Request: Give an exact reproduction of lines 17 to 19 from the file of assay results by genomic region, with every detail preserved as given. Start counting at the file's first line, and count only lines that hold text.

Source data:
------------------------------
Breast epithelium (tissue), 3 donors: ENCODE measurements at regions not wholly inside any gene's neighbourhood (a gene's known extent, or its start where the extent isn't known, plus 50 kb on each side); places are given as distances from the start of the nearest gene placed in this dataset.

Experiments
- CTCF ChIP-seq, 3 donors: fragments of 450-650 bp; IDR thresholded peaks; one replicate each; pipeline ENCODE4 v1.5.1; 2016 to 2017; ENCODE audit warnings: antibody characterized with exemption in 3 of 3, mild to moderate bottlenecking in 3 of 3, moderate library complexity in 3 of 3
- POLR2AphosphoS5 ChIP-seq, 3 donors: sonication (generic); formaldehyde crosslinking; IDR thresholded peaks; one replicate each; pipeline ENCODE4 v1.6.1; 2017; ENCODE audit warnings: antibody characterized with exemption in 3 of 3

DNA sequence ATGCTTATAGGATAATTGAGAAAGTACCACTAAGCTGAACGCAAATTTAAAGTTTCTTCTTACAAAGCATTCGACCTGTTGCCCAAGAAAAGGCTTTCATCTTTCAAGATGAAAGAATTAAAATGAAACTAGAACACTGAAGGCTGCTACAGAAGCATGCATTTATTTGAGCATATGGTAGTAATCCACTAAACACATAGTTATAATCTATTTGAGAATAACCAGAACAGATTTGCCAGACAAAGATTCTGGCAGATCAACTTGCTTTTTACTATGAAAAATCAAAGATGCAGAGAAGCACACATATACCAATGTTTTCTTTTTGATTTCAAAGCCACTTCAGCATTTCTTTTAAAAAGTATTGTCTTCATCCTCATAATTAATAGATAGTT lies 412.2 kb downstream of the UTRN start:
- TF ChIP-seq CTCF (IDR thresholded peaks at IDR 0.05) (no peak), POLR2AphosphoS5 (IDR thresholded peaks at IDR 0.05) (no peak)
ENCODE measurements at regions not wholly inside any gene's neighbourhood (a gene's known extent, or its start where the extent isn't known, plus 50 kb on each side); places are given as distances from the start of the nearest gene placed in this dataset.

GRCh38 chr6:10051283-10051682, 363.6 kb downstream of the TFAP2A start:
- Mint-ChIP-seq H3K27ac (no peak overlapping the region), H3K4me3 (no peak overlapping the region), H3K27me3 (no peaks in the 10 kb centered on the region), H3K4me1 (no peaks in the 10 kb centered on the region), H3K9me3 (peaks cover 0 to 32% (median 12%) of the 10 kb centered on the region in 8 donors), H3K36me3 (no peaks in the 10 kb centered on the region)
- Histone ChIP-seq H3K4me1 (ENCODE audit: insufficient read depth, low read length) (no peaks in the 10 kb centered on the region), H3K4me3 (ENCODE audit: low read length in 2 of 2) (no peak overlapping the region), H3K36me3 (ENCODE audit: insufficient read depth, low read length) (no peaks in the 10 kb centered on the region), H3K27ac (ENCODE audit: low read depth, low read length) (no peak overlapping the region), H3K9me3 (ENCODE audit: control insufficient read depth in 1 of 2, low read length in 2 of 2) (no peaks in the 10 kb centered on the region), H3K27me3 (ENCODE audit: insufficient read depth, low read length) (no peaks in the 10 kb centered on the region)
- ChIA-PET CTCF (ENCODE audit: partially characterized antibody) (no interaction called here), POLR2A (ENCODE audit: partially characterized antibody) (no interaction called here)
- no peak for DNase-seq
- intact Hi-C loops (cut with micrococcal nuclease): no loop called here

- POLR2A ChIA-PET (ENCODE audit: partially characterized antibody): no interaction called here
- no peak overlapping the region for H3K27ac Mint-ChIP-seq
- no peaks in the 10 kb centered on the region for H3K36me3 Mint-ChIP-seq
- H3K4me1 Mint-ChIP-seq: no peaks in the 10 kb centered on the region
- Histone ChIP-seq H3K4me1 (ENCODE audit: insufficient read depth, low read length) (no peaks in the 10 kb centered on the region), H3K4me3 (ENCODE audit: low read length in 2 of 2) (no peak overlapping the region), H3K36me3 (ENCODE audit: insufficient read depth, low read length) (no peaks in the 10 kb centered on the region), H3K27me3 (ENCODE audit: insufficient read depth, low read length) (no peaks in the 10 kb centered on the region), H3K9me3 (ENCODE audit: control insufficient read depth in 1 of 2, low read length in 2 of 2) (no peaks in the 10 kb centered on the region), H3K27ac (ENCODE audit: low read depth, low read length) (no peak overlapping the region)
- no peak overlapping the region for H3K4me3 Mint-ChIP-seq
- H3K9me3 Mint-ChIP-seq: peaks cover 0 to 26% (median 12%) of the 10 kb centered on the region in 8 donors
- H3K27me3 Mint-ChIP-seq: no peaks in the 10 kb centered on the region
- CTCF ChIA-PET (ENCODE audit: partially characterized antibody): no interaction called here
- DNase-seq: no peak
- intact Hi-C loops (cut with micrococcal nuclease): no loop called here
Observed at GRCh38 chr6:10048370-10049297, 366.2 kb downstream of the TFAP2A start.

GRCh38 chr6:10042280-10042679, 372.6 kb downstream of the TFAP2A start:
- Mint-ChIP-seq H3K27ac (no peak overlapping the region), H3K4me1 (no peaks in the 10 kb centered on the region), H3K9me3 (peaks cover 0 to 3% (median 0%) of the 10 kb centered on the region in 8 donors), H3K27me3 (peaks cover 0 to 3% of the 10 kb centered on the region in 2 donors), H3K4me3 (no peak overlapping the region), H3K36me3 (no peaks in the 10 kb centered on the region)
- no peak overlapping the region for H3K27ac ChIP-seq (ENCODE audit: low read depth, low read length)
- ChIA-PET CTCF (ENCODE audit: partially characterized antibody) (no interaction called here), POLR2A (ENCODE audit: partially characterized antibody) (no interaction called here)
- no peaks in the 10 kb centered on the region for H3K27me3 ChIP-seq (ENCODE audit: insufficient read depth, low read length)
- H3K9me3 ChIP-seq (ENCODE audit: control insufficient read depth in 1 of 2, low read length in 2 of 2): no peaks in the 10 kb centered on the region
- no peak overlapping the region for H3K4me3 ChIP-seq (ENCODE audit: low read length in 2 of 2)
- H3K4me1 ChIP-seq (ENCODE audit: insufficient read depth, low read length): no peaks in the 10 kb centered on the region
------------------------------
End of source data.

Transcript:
- H3K4me1 Mint-ChIP-seq: no peaks in the 10 kb centered on the region
- Histone ChIP-seq H3K4me1 (ENCODE audit: insufficient read depth, low read length) (no peaks in the 10 kb centered on the region), H3K4me3 (ENCODE audit: low read length in 2 of 2) (no peak overlapping the region), H3K36me3 (ENCODE audit: insufficient read depth, low read length) (no peaks in the 10 kb centered on the region), H3K27me3 (ENCODE audit: insufficient read depth, low read length) (no peaks in the 10 kb centered on the region), H3K9me3 (ENCODE audit: control insufficient read depth in 1 of 2, low read length in 2 of 2) (no peaks in the 10 kb centered on the region), H3K27ac (ENCODE audit: low read depth, low read length) (no peak overlapping the region)
- no peak overlapping the region for H3K4me3 Mint-ChIP-seq